Pairs domination by the Soviets continued: Yelena Vaolva and Oleg Vasilyev won gold while Larissa Selezneva and Oleg Makarov joined them on the podium for bronze. Adopted siblings Caitlin “Kitty” Carruthers and Peter Carruthers of the United States won the silver.

Skating to Ravel’s “Bolero,” Great Britain’s Jayne Torvill and Christopher Dean earned perfect scores for artistic impression en route to winning ice dance gold. Two Soviet duos joined them on the podium: Natalya Bestemianova and Andrei Bukin (silver) and Marina Klimova and Sergei Ponomarenko (bronze).

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1988: Calgary

A media frenzy surrounded the “Battle of the Brians,” between the U.S.’ Brian Boitano and Canada’s Brain Orser. Boitano came away with the gold and Orser the silver, while Ukranian Viktor Petrenko claimed his country’s first-ever Winter Olympic medal, a bronze.

Katarina Witt won a second consecutive gold medal, joining Sonja Henie as the only woman to defend her Olympic title. Both Witt and the bronze medalist, the U.S.’ Debi Thomas, used Carmen as their music. Elizabeth Manley of Canada earned the silver medal.

Yekaterina Gordeyeva and Sergei Grinkov of the Soviet Union won the first of their two pairs gold medals ahead of Soviet teammates Yelena Valova and Oleg Vasilev, who earned silver. Jill Watson and Peter Oppegard, from the U.S., stood on the podium for bronze.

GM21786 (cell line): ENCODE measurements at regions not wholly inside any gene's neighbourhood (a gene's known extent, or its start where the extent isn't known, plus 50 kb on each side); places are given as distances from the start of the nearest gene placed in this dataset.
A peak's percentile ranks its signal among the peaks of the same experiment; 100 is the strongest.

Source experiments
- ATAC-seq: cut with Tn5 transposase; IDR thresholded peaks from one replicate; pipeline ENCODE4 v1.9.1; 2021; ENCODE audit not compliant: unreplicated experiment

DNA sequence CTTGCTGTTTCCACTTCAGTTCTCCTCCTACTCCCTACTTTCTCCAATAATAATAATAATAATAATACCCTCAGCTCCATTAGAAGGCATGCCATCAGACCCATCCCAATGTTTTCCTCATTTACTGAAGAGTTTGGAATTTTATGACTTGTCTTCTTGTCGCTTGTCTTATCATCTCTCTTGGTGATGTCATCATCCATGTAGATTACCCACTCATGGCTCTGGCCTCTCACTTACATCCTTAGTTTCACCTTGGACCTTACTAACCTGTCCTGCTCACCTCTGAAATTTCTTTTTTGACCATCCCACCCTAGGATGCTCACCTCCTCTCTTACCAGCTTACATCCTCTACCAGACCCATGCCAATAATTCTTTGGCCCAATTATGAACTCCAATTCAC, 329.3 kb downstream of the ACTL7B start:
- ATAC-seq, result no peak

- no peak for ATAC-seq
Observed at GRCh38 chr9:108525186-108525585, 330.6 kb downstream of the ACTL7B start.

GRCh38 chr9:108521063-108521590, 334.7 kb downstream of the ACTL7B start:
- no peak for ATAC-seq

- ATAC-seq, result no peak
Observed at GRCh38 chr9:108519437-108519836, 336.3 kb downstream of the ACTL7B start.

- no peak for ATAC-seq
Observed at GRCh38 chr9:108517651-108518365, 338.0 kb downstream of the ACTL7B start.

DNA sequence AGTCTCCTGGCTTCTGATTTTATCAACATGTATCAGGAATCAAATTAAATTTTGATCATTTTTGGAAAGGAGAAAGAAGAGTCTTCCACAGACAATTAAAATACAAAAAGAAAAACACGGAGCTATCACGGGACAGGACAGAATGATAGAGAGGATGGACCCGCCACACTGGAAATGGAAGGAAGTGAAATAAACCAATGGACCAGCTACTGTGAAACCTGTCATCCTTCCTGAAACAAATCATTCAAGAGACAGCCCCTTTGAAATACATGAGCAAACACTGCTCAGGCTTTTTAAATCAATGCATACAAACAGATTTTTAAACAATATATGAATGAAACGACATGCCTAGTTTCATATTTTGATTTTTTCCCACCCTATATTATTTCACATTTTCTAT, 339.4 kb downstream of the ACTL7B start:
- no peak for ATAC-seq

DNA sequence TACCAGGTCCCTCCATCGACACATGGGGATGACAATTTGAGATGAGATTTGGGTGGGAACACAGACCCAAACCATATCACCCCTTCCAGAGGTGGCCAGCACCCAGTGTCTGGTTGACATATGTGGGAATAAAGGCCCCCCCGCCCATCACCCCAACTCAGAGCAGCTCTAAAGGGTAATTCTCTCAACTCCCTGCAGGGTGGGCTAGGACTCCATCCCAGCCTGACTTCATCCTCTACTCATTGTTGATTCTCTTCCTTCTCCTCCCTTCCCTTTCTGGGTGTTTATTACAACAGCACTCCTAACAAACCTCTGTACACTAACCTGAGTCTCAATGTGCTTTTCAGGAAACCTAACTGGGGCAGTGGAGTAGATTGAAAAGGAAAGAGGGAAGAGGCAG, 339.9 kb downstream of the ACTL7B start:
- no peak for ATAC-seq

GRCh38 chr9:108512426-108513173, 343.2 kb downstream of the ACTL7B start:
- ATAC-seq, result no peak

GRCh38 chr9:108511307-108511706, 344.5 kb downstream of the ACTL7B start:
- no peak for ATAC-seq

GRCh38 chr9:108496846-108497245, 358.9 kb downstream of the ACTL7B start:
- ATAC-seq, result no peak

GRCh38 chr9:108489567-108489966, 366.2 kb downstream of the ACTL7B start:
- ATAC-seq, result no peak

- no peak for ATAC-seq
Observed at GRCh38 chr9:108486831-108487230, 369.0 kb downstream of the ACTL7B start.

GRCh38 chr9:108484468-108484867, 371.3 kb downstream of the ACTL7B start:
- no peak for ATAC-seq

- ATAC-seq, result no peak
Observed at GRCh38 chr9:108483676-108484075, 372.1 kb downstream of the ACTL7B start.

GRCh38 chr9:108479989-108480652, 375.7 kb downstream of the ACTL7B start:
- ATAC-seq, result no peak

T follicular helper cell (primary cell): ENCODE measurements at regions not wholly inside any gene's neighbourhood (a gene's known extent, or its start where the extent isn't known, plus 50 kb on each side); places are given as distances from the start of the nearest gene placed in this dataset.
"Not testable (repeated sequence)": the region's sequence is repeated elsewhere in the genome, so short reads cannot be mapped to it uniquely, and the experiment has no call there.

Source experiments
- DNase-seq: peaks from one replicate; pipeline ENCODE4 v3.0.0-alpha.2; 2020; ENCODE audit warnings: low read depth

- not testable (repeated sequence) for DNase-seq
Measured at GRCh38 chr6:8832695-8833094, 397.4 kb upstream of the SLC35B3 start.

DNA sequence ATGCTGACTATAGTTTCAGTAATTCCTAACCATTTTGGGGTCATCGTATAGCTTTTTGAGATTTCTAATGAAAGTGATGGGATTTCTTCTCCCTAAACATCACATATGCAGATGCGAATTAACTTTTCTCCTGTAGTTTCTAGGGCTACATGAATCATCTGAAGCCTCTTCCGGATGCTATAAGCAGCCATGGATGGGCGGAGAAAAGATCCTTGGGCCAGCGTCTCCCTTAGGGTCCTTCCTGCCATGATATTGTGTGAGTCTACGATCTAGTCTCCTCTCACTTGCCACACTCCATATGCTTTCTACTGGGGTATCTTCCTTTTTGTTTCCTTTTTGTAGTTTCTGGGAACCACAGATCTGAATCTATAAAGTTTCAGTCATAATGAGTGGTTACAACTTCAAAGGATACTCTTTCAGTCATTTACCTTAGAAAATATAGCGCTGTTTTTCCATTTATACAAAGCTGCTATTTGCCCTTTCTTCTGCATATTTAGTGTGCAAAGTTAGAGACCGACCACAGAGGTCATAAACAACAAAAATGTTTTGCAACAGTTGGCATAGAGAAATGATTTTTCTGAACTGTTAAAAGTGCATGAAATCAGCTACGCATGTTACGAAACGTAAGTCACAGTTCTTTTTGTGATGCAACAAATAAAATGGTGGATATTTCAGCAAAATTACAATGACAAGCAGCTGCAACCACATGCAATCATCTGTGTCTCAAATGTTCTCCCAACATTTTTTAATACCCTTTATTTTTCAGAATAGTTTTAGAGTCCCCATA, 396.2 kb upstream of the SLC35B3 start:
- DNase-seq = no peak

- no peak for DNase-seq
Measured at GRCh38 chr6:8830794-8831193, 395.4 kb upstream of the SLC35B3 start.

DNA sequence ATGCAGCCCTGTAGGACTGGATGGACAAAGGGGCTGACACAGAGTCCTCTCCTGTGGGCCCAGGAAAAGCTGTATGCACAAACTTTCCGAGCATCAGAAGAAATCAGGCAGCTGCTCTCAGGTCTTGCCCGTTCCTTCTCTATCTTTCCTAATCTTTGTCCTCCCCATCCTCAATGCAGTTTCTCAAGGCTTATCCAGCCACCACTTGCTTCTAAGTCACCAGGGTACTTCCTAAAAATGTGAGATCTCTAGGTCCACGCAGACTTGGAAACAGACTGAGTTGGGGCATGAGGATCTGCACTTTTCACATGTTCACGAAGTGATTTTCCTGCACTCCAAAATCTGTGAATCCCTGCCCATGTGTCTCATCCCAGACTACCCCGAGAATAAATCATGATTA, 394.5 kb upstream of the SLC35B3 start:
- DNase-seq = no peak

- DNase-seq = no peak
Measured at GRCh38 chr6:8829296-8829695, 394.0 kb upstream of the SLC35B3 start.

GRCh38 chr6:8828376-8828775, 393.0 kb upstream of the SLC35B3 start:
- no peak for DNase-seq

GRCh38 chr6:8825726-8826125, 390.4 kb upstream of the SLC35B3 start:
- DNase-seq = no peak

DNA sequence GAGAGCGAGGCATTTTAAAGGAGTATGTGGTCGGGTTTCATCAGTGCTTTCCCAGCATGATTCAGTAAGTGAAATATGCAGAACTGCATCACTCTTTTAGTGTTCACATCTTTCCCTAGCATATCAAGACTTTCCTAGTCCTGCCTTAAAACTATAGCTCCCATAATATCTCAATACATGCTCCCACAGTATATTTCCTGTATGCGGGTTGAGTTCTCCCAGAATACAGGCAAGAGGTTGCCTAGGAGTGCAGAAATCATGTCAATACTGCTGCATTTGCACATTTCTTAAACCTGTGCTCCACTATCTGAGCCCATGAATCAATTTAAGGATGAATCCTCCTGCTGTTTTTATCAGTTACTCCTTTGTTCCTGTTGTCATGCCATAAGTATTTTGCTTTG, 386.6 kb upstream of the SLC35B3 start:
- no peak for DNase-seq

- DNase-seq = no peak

Natalya Bestemianova and Andrei Bukin improved their ice dance silver from the previous Olympics to gold in 1988, while Soviet teammtes Marina Klimova and Sergei Ponomarenko also moved up one spot to become silver medalists. Canada’s Tracy Wilson and Robert McCall captured the bronze medals.

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1992: Albertville

Petrenko bettered his 1988 results to win the gold medal. Paul Wylie of the United States claimed the bronze. Petr Barna of the Czech Republic earned the bronze after successfully landing the first quadruple jump in an Olympics.

The U.S.’ Kristi Yamaguchi took home the gold from Albertville, and was joined on the podium by countrywoman Nancy Kerrigan who earned the bronze medal. The other American skater in the field, Tonya Harding, placed fourth. Midori Ito of Japan took home the silver.

Two more Soviet pairs teams stood on the podium to accept medals; Natalya Mishkutenok and Artur Dmitriev won gold and Yelena Bechke and Denis Petrov accepted silver. Canada’s Isabelle Brasseur and Lloyd Eisler won the bronze medal.

In their third Olympic try, ice dancers and married couple Marina Klimova and Sergei Ponomarenko won gold for the Soviet Union. Teammates Maia Usova and Aleksandr Zhulin joined them on the podium, winning bronze. The brother and sister duo of Isabelle and Paul Duchesnay won silver for France.

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1994: Lillehammer